New research again makes the case for the importance of glycemic control in preventing or delaying progression to PDR in diabetic patients.

New research again makes the case for the importance of glycemic control in preventing or delaying progression to PDR in diabetic patients. Photo: Jay Haynie, OD. Click image to enlarge.

A large, five-year longitudinal study analyzing Danish patients recently considered the demographics and clinical characteristics of patients with diabetes to identify factors associated with progression to proliferative diabetic retinopathy (PDR). These patients were then compared to those who did not develop the condition.

Both type 1 and type 2 diabetic patients who attended a national screening program for diabetic retinopathy were included, with a total of 210,945 participants. Diabetic retinopathy was classified through use of The International Clinical Retinopathy Disease Scale (ICRDS), where 0 = no DR, 1 =  mild DR, 2 = moderate DR, 3 = severe DR and 4 = PDR.

Progression to PDR was identified in 2,384 eyes of 1,780 patients over the five-year period, equaling 0.9% of the entire cohort. From the baseline diabetic retinopathy level (a rating of 3 on the ICRDS), PDR progression rates at one, three and five years ended up being 3.6%, 10.9% and 14.7%, respectively. Interestingly, the rate of PDR progression from the baseline DR level 3 was lower than previous reports in one, three, and five years out.

Specifically, the researchers of the study look at the Early Treatment Diabetic Retinopathy Study Research Group, which they explain has laid the foundation for developing the International Clinical Retinopathy Disease classification scale also used in this report. This research group found higher progression rates than the current study in all instances, with rates of 17.1%, 44.4% and 57.8% for one-, three- and five-year risk assessment, respectively.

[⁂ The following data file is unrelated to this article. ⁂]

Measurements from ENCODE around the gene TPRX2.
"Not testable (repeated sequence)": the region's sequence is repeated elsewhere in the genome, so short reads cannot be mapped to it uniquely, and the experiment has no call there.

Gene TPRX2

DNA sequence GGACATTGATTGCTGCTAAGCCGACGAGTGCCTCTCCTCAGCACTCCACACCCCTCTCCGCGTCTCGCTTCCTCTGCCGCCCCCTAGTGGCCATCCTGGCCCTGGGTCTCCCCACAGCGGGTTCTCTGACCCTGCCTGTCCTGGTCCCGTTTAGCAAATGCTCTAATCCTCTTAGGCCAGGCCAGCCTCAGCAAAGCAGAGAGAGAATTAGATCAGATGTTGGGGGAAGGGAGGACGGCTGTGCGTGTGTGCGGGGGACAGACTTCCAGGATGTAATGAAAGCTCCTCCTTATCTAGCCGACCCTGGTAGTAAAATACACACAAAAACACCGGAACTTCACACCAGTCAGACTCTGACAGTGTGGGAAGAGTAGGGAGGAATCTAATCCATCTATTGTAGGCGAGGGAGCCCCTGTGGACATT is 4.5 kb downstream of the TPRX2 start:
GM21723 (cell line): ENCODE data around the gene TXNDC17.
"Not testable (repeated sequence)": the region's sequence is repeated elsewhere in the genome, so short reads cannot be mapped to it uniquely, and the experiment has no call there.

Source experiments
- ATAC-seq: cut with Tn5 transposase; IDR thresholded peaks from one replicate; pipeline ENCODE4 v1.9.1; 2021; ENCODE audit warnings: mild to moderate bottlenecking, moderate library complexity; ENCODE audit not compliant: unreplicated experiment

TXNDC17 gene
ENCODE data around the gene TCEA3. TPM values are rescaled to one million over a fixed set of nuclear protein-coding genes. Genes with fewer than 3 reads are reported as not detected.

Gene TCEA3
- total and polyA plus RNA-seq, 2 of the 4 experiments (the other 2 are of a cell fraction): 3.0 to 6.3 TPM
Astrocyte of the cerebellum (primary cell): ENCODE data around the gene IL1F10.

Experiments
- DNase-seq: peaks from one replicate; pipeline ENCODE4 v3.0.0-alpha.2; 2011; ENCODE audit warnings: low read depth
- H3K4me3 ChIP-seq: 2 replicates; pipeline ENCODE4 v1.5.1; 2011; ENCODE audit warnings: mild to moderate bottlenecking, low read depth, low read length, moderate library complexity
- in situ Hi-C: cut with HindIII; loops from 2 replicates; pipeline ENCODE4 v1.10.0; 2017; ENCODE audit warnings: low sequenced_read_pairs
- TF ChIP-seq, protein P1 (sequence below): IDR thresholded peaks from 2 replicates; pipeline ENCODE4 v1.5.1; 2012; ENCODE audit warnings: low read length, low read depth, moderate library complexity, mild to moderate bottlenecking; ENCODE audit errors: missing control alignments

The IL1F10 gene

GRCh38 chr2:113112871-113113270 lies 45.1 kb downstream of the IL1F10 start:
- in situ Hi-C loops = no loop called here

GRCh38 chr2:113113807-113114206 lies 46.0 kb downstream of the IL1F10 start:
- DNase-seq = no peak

The researchers used a multivariable model to predict the progression of PDR. Factors predicting PDR progression included the duration of diabetes, having type 1 diabetes, a Charlson Comorbidity Index—a measure of the relative one-year risk of mortality based on 17 possible comorbid conditions—score greater than zero, insulin use and anti-hypertensive medication use.

Making this different from similar studies is that, as the researchers put, older studies included diabetic populations that were poorly regulated and high risk. Conversely, this population “contributes new knowledge about the rate of progression in well-controlled patients with diabetes,” as the researchers of the study wrote in their paper for Ophthalmology Science.

The authors of the study point out that current recommendations for screening intervals of patients with DR-level 3 are based on much higher progression rates like that seen in previous studies. What they add is that, as indicated by their results, screening intervals can be reconsidered if all systemic factors are known, including blood pressure and HbA1c level.

Based on this observation, the authors note that “our results strengthen the notion that clinicians should control systemic factors appropriately (HbA1c and blood pressure), treat diabetic macular edema and care for patients in need of special care (pregnancy, bariatric surgery, mental or physical vulnerability) when proposing individual screening intervals.”

Dinesen S, Stokholm L, Subhi Y, et al. Five-year incidence of proliferative diabetic retinopathy and associated risk factors in a nationwide cohort of 201,945 patients with diabetes. Ophthalmol Sci. 2023. [Epub ahead of print].